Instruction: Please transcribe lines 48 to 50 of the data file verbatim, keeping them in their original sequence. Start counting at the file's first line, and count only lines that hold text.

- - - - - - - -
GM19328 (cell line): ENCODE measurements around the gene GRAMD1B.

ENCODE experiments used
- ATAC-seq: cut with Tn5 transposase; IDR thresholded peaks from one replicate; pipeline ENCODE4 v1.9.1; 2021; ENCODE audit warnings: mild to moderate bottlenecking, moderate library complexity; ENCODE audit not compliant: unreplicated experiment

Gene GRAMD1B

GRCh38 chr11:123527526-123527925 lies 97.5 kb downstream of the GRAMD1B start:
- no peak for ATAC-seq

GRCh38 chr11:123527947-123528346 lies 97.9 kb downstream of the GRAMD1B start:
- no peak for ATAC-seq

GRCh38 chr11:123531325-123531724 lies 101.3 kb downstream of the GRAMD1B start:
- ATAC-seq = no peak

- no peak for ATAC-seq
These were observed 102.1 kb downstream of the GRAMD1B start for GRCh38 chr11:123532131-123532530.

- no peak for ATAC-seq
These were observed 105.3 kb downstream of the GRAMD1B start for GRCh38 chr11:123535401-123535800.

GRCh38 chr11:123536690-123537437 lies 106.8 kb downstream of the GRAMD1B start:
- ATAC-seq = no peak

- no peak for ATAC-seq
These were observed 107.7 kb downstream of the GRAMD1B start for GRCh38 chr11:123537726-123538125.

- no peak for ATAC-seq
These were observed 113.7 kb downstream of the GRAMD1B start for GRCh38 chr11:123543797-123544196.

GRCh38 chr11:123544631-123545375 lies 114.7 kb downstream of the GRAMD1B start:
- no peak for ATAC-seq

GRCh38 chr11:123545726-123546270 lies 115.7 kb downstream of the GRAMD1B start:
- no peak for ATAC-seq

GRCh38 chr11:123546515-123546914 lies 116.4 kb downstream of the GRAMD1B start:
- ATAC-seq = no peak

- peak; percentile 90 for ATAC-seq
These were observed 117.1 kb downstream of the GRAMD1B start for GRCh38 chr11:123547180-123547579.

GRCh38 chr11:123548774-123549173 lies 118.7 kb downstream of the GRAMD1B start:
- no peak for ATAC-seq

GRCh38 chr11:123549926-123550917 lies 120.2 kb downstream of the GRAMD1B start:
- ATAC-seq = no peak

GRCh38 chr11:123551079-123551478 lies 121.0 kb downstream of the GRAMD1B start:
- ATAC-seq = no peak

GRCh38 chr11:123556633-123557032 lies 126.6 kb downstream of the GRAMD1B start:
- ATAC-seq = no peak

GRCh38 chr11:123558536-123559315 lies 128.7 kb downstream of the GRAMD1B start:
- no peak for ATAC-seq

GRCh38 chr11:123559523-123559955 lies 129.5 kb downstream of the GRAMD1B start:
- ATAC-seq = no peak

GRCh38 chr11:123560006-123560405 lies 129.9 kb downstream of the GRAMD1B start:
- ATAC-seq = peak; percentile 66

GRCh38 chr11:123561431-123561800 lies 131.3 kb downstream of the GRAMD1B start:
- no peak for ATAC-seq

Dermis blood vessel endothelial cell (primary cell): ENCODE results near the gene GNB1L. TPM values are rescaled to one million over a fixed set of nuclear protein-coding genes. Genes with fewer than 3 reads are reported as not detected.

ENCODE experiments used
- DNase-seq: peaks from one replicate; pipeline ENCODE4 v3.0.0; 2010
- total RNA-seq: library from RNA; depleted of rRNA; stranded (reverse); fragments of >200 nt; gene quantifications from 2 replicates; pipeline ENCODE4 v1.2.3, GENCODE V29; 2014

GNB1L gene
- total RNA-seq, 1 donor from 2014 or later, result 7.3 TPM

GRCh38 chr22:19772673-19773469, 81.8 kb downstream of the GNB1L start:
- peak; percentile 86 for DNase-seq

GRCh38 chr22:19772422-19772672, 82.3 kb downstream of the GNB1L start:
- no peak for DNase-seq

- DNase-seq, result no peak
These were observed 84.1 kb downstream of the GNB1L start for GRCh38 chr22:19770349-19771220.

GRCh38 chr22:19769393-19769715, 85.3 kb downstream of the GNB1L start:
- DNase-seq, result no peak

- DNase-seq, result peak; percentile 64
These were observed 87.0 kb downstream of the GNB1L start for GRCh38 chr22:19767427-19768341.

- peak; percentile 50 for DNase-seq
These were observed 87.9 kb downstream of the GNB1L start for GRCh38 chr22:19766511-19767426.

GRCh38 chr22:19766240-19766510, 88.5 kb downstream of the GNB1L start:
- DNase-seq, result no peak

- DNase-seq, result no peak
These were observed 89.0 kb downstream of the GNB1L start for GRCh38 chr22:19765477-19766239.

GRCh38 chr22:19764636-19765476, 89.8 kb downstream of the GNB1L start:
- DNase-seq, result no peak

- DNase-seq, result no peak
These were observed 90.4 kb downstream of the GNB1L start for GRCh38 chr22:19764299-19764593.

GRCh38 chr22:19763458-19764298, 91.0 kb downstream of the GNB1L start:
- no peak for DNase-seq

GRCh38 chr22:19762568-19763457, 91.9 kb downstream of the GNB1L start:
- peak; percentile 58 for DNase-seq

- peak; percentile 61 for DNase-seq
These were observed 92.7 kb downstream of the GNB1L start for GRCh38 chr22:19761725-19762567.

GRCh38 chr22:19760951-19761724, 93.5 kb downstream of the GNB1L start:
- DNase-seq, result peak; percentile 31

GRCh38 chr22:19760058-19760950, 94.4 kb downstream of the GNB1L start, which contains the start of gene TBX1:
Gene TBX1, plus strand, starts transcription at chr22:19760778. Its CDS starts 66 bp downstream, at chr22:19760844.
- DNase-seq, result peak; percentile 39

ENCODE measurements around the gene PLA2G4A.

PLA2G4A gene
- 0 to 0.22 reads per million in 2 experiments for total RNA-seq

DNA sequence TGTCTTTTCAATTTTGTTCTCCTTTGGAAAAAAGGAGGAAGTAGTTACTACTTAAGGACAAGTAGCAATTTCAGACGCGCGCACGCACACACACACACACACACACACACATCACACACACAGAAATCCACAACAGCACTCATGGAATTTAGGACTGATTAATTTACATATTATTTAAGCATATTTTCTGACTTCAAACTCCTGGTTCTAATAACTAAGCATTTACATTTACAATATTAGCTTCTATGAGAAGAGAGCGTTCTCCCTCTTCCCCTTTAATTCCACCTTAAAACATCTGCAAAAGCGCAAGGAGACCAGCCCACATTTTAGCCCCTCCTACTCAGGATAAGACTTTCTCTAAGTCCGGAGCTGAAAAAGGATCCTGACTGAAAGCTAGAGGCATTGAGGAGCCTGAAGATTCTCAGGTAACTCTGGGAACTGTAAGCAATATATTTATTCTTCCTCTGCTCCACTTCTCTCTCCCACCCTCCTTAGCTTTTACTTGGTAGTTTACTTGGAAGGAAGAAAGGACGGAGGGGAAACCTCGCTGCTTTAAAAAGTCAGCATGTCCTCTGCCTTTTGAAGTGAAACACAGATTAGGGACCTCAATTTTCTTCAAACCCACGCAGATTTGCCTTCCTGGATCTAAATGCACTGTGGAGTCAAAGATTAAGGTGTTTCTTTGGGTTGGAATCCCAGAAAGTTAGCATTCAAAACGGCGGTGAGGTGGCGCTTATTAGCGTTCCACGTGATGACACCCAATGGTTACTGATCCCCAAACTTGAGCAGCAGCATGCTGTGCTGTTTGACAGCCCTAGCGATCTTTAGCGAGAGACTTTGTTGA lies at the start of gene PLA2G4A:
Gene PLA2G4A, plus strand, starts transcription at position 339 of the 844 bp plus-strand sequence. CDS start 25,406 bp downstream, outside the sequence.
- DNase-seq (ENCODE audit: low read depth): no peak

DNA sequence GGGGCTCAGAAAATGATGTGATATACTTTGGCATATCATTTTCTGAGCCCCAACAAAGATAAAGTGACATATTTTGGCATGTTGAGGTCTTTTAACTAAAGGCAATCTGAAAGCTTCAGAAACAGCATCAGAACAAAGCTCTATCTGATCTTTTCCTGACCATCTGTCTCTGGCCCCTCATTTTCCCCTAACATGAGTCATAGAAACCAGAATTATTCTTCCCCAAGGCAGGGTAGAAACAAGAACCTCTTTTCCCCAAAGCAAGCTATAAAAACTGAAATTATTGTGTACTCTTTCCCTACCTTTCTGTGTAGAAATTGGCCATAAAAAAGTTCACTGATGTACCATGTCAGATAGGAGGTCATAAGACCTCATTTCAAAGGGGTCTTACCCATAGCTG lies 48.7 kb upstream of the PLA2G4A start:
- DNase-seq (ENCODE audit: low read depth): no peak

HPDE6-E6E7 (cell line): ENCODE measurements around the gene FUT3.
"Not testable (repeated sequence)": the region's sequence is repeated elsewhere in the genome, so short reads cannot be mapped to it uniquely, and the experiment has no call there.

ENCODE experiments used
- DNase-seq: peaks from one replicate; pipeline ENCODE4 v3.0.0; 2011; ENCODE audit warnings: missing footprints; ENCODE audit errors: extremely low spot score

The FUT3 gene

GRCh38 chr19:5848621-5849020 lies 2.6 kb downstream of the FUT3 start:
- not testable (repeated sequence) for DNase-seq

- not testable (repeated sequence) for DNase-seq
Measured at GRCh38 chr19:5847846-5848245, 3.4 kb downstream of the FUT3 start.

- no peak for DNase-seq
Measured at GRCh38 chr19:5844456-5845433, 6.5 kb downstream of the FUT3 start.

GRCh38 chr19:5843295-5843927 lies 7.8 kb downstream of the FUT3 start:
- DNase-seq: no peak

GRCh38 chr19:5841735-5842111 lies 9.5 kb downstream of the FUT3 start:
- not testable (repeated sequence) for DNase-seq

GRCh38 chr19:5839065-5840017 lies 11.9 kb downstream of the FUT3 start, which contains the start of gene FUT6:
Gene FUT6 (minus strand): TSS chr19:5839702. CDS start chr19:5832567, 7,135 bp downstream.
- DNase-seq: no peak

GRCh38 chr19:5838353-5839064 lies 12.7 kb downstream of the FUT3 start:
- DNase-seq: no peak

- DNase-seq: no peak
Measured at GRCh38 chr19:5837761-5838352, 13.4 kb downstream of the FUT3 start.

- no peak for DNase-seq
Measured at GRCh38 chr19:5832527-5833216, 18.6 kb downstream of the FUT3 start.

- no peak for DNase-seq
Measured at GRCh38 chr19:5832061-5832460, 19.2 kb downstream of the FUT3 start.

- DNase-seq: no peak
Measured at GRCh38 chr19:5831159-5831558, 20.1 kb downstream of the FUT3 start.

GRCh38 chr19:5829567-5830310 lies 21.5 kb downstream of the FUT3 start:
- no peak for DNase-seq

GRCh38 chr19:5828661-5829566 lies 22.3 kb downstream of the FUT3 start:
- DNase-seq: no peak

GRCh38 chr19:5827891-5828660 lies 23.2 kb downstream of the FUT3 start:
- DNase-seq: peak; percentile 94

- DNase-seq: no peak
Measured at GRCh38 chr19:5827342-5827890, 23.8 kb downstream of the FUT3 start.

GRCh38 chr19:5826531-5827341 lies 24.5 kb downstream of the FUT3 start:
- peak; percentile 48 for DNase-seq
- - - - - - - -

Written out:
- total RNA-seq: library from RNA; depleted of rRNA; stranded (reverse); fragments of >200 nt; gene quantifications from 2 replicates; pipeline ENCODE4 v1.2.3, GENCODE V29; 2014

GNB1L gene
- total RNA-seq, 1 donor from 2014 or later, result 7.3 TPM